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Since most examples of complexity analysis I've seen involve functions that return either nothing (e.g. in-place sort) or a single value (e.g. computation, lookup), I haven't been able to figure this out just by reading examples.

If a function returns a new list, should the space complexity analysis of the function include the space required for the output? There seem to be clear reasons to want to exclude the input from the analysis, but it's less clear if the output should be excluded. Does the architecture of the system matter (e.g. multi-tape turing machine vs modern RAM-based computer)?

Consider the example functions below. They all use O(1) auxiliary space but different output space (relative to the input space), so the overall space complexity changes based on whether or not you include the output space.

generate a new list from a single int input:

int[] random1(int count) {
    Random rand = new Random();
    int[] output = new int[count];
    for (int i = 0; i < count; i++) {
        output[i] = rand.Next();
    }
    return output;
}

Output space: O(2^n)

generate a new list from a list input:

int[] random2(int[] input) {
    Random rand = new Random();
    int[] output = new int[input.Length];
    for (int i = 0; i < input.Length; i++) {
        output[i] = input[i] + rand.Next();
    }
    return output;
}

Size of output: O(n)

modify the input list in place

int[] random3(int[] input) {
    Random rand = new Random();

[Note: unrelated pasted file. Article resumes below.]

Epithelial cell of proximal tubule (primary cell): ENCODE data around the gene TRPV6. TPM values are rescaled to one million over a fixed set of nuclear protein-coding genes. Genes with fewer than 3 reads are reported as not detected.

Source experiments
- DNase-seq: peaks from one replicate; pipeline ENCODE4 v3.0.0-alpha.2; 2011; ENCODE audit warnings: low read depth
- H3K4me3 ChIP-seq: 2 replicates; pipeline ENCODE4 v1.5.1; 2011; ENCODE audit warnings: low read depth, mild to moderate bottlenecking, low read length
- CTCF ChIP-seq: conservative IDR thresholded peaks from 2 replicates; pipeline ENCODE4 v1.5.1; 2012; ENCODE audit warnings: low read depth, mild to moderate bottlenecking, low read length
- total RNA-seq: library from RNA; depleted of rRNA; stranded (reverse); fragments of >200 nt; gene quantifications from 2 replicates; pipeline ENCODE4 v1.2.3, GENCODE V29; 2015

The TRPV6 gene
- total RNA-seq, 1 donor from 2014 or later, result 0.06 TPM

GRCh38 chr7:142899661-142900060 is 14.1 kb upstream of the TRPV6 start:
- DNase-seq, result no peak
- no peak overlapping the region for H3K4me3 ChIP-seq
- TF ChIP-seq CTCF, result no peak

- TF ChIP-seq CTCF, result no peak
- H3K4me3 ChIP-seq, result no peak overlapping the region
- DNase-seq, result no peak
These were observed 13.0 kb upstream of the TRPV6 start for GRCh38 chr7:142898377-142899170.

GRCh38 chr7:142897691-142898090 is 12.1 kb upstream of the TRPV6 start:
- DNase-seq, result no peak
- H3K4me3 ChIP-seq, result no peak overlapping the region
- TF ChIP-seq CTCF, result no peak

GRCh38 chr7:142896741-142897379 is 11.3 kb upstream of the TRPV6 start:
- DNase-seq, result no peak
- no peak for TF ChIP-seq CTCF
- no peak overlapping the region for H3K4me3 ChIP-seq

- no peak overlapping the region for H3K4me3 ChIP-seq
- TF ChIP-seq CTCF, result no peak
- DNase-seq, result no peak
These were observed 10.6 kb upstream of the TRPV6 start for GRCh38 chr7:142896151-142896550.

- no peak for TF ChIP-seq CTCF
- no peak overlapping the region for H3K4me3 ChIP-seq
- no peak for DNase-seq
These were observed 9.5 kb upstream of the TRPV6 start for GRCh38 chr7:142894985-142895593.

for (int i = 0; i < input.Length; i++) {
        input[i] = input[i] + rand.Next();
    }
    return input;
}

Size of output: O(1)

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Typically, we consider space complexity in terms of Turing machines with:

  • one read-only input tape
  • one write-only output tape
  • however many read-write working tapes you want.

The space usage is the number of cells used on the working tapes, so input and output space typically aren't counted. (See, e.g., Section 2.5 of Papadimitriou.)

Obviously, we don't want to count input space since, then, every algorithm would have to use linear space. Likewise, we don't want to count output space as that stops us from distinguishing between problems that are hard simply because the output is big (e.g., given an integer $n$, write the list $1, 2, \dots, n$) and problems that are hard because even computing a single output is hard (e.g., output a list of all $3$-colourings of the input graph).

On the other hand, not all authors do this. Sipser defines space usage as just the number of tape cells read by an ordinary Turing machine (Section 8) and the says, more or less, "Oops but that doesn't let us consider any kind of sublinear space, so we'd better redefine it not to include the input" (Section 8.4; he's only considering decision problems, so there's no output to worry about).

I'm not a fan of the redefinition approach but, either way, we need to exclude the input and output if we want to talk about any kind of sublinear space bound.

References
C.H. Papadimitriou, Computational Complexity. Addison–Wesley, 1992.
M.  Sipser, Introduction to the Theory of Computation (3rd edition). Cengage Learning, 2013.

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